From a hydration perspective, several research groups have hypothesized that acutely restricting fluid intake during heat protocols, causing permissive dehydration of ~1 to 3% body weight, may further augment physiological strain and fluid regulatory hormonal responses resulting in even greater positive heat adaptations compared to euhydration protocols37-39. However, a large recent study demonstrated no effect of hydration status (training and recovery while euhydrated vs. slightly dehydrated (~2%BW)) on various markers of HA (e.g. PV, core temp) or time-trial performance when sub-elite athletes were matched across the groups while training in the heat via internal load over a 5-day HA protocol40.  Accordingly, at this point, we recommended that due to the deleterious performance and heat effects of profound dehydration this athlete aspired to remain well-hydrated throughout her heat adaptation training camps.  This was primarily monitored via morning urine specific gravity checks, along with morning body weight measurements.  

Albumin, the most abundant blood protein, has been shown to have significant protein synthesis post exercise with the supplementation of dietary protein in a dose-response manner41.  Furthermore, in a 5-day HA study, there was significantly greater albumin (~+9%) and plasma volume expansion (~+8%) when subjects were immediately supplemented with protein and carbohydrate post HA training compared to the same amount of fluids with no nutrition42. So, accordingly, and in agreement with contemporary recovery sports nutrition guidelines, this athlete and her coach were always instructed to consume an adequate recovery snack/beverage post heat training.  

 

Nutrition and Supplement Considerations for Altitude Training Camps  

Altitude can provide an alternative stimulus for adaptation; however, as with training, the stress of altitude had to be strategic and mitigated by optimal nutrition interventions to ensure peak adaptation. Contrary to popular belief, there is no scientific evidence that working at typical altitudes commonly used at altitude training camps for athletes (~1600 to 2400m) requires additional dietary protein or carbohydrate beyond what is required during hard training at sea-level43. Consequently, this athlete was advised to continue with daily carbohydrate and protein intakes that were reflective of this training block, which was higher in volume irrespective of altitude. 

What is well established is that altitude training not only provides a stimulus to potentially increase red blood cells (RBC) by ~3 to 5% over 3 weeks (measured in studies as hemoglobin mass (HBmass)44,45, but it can also positively impact non-hematological factors, such as muscle buffering and mitochondrial biogenesis46. Currently, the vast majority of knowledge on the physiological effects of altitude training relate primarily to aspects of HBmass/RBC production with a series of studies having established that the optimal hypoxic dose is approximately 3 to 4 weeks at altitudes of ~2000 to 2500m47,48.  If these hypoxic doses are satisfied, athletes can expect, on average, an approximate 1% increase in HBmass for every 100hrs at altitude46. However, altitude RBC responses are highly individual49, with some athletes showing 10% increases in HBmass and others showing no increases over the same altitude training camp.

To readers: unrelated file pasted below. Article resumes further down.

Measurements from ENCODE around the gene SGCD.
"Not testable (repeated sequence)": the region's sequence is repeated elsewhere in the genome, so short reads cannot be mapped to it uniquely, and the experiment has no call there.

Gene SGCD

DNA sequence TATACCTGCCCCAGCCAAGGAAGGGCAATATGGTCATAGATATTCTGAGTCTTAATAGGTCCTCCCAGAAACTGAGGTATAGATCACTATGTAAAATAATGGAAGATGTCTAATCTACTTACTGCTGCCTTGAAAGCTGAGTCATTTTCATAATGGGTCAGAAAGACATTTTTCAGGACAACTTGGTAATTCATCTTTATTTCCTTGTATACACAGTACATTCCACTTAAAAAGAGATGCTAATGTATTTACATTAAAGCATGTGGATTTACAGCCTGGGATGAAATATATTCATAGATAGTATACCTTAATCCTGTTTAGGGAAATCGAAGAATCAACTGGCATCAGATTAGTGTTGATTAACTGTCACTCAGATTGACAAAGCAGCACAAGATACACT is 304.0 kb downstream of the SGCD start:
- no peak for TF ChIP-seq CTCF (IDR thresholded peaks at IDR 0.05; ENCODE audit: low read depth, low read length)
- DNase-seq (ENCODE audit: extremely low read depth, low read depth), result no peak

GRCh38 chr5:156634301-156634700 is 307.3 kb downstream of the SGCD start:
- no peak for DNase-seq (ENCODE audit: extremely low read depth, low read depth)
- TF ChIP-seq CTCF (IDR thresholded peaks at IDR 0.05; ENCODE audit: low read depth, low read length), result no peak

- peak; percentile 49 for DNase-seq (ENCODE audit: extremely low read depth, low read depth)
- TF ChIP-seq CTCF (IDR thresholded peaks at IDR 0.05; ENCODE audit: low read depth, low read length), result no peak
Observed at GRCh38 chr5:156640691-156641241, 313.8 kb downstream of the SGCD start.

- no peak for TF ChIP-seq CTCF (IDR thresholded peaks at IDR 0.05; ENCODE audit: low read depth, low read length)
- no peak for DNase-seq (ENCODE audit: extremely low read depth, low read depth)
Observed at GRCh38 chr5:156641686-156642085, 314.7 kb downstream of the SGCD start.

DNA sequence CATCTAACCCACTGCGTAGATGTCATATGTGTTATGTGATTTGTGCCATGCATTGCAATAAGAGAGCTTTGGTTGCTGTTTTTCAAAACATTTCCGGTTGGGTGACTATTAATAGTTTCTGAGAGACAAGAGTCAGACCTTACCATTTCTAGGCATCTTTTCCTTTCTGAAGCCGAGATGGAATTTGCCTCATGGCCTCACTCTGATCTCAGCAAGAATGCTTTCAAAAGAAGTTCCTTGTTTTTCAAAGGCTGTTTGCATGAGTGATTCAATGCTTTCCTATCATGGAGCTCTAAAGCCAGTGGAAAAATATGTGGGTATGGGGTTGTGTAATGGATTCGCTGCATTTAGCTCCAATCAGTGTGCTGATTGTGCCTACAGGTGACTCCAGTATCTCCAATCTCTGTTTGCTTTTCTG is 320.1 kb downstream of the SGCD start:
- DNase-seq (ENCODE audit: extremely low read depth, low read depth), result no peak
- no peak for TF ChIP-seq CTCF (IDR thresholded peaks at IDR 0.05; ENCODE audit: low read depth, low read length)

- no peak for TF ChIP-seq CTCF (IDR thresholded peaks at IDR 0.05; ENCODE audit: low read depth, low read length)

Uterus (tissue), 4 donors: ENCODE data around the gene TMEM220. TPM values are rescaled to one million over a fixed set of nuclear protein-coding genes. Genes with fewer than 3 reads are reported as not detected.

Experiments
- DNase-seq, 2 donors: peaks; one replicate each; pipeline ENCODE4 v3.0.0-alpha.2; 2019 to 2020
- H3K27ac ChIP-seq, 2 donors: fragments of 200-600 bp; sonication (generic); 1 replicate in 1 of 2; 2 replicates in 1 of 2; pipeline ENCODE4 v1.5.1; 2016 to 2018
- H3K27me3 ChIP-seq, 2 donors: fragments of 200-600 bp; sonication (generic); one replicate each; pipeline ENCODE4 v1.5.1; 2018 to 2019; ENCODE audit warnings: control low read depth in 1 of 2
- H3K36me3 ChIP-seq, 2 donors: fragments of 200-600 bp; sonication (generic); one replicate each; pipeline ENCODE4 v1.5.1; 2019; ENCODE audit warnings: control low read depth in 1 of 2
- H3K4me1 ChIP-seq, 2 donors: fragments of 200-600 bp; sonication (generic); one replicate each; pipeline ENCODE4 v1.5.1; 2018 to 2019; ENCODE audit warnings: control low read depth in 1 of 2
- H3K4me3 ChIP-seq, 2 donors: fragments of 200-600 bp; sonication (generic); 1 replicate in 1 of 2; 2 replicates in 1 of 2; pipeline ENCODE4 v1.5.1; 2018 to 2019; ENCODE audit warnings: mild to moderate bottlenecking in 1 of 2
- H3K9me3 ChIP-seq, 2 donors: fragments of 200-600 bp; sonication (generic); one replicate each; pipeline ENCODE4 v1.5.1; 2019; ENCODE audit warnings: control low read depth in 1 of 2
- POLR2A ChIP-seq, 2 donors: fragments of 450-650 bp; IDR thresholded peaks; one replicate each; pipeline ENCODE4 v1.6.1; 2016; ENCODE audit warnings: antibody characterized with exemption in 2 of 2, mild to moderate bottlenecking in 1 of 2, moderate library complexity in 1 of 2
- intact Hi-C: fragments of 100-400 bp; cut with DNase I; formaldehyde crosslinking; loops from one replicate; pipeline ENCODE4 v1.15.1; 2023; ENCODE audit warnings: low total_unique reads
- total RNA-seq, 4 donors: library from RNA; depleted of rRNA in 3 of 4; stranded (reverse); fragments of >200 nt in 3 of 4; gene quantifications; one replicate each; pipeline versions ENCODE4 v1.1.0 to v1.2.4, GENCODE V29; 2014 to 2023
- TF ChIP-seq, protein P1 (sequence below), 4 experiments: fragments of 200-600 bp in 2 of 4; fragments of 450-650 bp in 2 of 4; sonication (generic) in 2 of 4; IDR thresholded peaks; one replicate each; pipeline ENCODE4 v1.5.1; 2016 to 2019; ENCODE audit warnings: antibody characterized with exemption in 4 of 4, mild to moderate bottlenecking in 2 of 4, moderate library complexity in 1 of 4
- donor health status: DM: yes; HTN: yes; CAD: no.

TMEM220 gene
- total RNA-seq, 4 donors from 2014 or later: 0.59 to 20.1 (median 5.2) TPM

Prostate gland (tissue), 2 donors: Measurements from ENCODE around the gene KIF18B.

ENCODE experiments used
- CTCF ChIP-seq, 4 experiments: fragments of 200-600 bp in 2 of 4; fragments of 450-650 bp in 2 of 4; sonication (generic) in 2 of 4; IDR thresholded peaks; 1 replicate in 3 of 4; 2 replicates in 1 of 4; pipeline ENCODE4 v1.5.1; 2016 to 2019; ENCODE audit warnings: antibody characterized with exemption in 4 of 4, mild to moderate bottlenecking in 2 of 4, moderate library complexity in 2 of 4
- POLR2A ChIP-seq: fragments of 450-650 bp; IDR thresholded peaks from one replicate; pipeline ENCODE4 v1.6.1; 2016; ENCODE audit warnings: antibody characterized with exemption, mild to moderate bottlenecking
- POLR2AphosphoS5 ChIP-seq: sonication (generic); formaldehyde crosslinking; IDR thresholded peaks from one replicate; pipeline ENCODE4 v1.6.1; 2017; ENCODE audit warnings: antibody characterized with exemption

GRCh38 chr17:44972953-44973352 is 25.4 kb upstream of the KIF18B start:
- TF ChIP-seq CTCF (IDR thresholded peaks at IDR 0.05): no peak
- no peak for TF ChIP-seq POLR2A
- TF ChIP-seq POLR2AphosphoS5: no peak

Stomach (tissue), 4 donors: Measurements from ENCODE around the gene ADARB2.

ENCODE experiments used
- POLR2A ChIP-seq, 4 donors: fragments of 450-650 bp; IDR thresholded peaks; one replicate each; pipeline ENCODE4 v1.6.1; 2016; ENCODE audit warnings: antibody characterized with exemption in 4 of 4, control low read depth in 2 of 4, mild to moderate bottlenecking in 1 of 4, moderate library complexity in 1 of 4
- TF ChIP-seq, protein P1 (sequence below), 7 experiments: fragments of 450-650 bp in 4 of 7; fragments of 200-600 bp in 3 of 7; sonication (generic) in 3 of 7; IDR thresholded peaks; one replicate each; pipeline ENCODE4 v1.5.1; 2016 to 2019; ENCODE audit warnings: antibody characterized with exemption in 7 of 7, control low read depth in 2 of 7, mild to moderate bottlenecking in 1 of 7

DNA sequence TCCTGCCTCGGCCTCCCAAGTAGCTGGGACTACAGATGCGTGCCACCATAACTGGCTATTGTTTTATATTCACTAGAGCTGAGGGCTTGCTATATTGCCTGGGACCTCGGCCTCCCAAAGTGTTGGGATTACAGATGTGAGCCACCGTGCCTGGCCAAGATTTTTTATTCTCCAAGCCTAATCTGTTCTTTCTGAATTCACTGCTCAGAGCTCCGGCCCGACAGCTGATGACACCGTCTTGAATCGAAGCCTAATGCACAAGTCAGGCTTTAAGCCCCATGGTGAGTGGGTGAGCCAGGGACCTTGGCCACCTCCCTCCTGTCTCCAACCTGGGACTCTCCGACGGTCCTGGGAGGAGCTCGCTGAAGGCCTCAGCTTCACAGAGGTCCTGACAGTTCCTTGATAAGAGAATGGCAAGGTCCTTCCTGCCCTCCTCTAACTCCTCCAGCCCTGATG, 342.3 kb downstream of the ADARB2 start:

One of the largest controllable factors in optimizing HBmass at altitude is optimal iron bioavailability50,51. This was a key consideration in the case of this athlete who 5 weeks prior to the first camp in 2019 presented with lower serum iron levels (ferritin of 15 ng/mL, with normal, but lower, hemoglobin of 12.2 g/dL), which is not uncommon where LEA is indicated52-54. Novel data suggests that iron supplementation before and during altitude is possibly more important for HBmass than incoming iron stores (ferritin), as long as hemoglobin is within normal ranges55,56. This contemporary research shows a near dose-response relationship with increasing iron intake (up to 200mg of elemental iron/day) and subsequent increases in HBmass while training at altitude.  In this series of studies, Govus et al55 and Garvican-Lewis et al56 examined 178 athletes who participated in altitude camps and found that those athletes who did not supplement with iron had minimal HBmass increases of only +1.2% (within HBmass measurement error), athletes that supplemented with 105mg of elemental iron per day increased HBmass by +3.3% and those that supplemented with 210mg of elemental iron per day increased HBmass by +4.0%.  Clinically elevated endogenous iron stores can have negative health outcomes57,58. To avoid a possible risk from excessive iron supplementation, we recommended further involvement of a sports medicine physician in the prescription of supplementation. Several other potential altitude-based nutritional interventions have been indicated in recent reviews51,59, however in the case of this athlete it was decided to keep things simple to ensure adequate EA, training recovery, iron supplementation and optimal hydration on a daily basis. 

 

Pre-competition phase 

A key concern with this athlete was her avoidance of carbohydrate as a coping mechanism to reduce gastrointestinal (GI) disturbances prior to, during and after competing. Prior interventions had increased her confidence to increase carbohydrate in higher intensity training periods. However, any middle-distance athlete avoiding carbohydrate in competition would have less than optimal glycogen stores and limit their performance60. This phase used opportunities at training camps in special environments to try interventions that would hopefully a) improve delivery of carbohydrate to working muscles; and b) improve physical tolerance to daily carbohydrate at levels required to sustain performance over 3 heats. These were guided by several scientific principles, albeit observed in longer distance athletes namely that: